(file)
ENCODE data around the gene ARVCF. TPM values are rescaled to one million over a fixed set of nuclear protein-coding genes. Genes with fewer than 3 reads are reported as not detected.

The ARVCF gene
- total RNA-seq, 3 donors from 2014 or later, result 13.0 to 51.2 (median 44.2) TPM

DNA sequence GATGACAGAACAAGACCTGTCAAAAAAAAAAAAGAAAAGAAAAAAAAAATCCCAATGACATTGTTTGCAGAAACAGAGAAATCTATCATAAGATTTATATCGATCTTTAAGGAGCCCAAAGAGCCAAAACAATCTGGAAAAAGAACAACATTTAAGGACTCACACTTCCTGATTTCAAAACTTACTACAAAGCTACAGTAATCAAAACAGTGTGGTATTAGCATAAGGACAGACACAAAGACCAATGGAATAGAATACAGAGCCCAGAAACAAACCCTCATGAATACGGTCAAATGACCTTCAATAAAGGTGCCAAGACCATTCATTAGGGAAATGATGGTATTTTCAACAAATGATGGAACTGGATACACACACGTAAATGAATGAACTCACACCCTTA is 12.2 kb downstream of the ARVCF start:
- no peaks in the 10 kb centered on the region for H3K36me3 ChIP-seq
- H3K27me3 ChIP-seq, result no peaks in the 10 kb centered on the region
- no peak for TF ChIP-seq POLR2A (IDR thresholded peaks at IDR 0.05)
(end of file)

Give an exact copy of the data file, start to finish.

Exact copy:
ENCODE data around the gene ARVCF. TPM values are rescaled to one million over a fixed set of nuclear protein-coding genes. Genes with fewer than 3 reads are reported as not detected.

The ARVCF gene
- total RNA-seq, 3 donors from 2014 or later, result 13.0 to 51.2 (median 44.2) TPM

DNA sequence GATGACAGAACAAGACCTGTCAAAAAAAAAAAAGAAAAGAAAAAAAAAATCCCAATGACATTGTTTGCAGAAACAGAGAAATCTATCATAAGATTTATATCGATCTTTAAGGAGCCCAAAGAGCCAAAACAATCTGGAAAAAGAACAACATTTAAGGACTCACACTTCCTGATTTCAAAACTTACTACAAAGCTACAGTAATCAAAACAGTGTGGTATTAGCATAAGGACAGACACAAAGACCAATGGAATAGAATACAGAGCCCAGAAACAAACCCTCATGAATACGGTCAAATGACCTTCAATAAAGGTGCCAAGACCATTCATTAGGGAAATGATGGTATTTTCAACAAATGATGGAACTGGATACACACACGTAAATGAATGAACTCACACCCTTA is 12.2 kb downstream of the ARVCF start:
- no peaks in the 10 kb centered on the region for H3K36me3 ChIP-seq
- H3K27me3 ChIP-seq, result no peaks in the 10 kb centered on the region
- no peak for TF ChIP-seq POLR2A (IDR thresholded peaks at IDR 0.05)